Drug retailer Rite Aid filed for bankruptcy on Sunday, a move that would halt lawsuits the company faces over its alleged role in the U.S. opioid crisis. The Chapter 11 filing will allow Rite Aid to pause and resolve those lawsuits in a single forum, the Wall Street Journal reported. The company needs help to compete with larger competitors like CVS Health and Walgreens Boots Alliance and online pharmacies. In its most recent quarter, the company saw revenue decline and reported a massive net loss, which made it difficult to pay off its debt load.
The pharmacy chain has been hit hard by lawsuits from local and state governments and the federal government over allegedly filling unlawful prescriptions for opioid painkillers. The Department of Justice sued the company in March, alleging that the chain ignored “obvious red flags” when distributing the addictive drugs to customers. The company has yet to settle the lawsuits, but rivals like Walgreens and CVS have reached multi-billion dollar deals with government agencies over the same allegations.
In its bankruptcy filing, Rite Aid said it had received a commitment for $3.45 billion in new financing from some of its lenders. The company expects to use this cash to fund operations during the Chapter 11 process and will also seek to reduce its debt through asset sales. Rite Aid has also announced a new chief executive and named several other executives to its board. Jeffrey Stein will serve as CEO and chief restructuring officer, replacing Elizabeth Burr, who has served in an interim capacity since January of this year. Stein founded Stein Advisors, a financial advisory firm helping troubled companies.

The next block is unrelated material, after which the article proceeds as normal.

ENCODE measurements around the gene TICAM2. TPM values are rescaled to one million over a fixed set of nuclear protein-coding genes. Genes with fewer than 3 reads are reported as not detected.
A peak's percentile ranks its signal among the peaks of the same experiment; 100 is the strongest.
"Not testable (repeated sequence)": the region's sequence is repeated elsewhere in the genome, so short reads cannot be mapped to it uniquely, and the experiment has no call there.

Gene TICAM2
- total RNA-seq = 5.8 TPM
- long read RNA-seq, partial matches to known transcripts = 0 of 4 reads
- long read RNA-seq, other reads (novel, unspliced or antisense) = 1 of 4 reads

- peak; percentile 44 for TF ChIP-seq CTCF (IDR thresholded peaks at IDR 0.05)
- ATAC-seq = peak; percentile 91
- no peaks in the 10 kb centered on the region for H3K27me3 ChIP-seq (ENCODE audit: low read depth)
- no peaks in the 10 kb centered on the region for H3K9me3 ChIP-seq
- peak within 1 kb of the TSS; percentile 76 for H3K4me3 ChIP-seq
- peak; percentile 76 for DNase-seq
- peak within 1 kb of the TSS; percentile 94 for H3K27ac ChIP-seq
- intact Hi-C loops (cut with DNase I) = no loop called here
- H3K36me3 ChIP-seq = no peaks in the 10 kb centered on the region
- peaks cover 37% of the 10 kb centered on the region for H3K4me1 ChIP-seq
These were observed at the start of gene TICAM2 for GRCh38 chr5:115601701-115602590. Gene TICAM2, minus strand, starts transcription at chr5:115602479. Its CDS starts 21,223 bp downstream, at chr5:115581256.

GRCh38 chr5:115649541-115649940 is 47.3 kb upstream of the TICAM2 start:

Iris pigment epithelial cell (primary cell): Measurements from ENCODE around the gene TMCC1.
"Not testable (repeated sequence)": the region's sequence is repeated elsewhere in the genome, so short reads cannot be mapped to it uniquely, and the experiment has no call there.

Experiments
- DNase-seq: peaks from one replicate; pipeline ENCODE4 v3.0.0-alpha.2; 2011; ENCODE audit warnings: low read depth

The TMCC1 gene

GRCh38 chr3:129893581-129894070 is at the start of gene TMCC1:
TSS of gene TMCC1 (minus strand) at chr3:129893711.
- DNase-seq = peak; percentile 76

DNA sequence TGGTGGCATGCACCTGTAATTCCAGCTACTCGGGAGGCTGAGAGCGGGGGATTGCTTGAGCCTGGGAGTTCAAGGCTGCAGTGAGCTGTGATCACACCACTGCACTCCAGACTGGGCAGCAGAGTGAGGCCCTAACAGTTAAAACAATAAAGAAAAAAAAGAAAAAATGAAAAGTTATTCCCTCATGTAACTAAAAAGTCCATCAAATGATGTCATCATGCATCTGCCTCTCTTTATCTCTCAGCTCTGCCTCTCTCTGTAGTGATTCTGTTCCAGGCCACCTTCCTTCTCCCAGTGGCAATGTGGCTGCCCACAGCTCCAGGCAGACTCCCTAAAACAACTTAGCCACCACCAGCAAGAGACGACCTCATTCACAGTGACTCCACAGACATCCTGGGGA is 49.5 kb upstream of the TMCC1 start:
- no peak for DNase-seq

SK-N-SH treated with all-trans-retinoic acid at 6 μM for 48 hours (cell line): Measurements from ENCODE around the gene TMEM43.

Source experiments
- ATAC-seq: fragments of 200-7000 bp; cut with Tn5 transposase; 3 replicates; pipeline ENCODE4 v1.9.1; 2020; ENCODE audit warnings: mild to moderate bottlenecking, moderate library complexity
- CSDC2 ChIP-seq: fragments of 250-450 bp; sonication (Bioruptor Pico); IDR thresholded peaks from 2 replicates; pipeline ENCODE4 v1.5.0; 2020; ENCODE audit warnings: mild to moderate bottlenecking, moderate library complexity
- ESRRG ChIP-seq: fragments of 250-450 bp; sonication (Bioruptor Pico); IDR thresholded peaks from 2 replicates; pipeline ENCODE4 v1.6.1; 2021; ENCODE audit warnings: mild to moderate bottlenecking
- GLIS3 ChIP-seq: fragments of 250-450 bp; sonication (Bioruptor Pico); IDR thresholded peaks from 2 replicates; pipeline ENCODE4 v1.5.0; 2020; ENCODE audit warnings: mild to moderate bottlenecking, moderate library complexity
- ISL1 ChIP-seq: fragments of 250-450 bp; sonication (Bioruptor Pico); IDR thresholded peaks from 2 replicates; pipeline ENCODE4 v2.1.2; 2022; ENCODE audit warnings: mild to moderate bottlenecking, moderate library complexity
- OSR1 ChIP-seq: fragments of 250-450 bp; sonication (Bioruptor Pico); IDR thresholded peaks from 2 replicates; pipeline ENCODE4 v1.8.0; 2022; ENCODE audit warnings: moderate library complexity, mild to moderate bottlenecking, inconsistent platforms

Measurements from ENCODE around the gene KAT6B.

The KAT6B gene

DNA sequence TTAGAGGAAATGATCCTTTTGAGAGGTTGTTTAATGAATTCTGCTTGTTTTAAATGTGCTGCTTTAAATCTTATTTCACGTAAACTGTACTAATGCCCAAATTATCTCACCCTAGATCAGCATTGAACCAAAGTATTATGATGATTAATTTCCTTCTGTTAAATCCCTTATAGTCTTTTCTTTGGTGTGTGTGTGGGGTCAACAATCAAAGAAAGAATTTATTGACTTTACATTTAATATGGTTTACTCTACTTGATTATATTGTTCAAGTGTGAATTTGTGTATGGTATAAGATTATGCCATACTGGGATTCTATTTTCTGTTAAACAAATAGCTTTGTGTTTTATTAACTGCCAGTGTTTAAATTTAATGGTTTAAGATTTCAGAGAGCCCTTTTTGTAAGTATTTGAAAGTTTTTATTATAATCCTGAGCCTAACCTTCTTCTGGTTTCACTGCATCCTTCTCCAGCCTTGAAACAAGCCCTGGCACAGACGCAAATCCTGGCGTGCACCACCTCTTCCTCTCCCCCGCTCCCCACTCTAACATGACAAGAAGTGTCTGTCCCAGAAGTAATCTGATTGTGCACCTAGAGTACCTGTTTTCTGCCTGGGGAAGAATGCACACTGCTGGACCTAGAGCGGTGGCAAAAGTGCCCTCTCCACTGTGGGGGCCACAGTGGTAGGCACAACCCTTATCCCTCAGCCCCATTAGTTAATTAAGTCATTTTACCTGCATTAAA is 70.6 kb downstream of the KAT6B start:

The company also announced that it would close about 1,000 stores shortly. The company said it would transfer employees at these locations to other stores where possible and work with landlords to restructure leases as needed. “Unfortunately, this will leave some communities without a local drugstore option, but we believe these store closures will be in the best interests of our stakeholders, including shareholders, customers, and employees,” the company said in its statement. Rite Aid is also partnering with A&G Realty Partners to assist with its store closing and leasing program. The company said it would continue to support its communities and give back through its charitable giving programs, such as its Rite Aid Foundation. The foundation has awarded over 63 million in grants to nonprofit organizations and raised $92 million for Children’s Miracle Network hospitals. Rite Aid operates over 2,100 retail pharmacy stores in 17 states and owns the leading pharmacy benefit management company, EnvisionRxOptions. The company is based in Philadelphia, Pennsylvania. Its stock dropped more than 80 percent on Monday. The company’s market value had fallen to less than $40 million. That’s a significant drop from its peak market value 1998 of nearly $13 billion.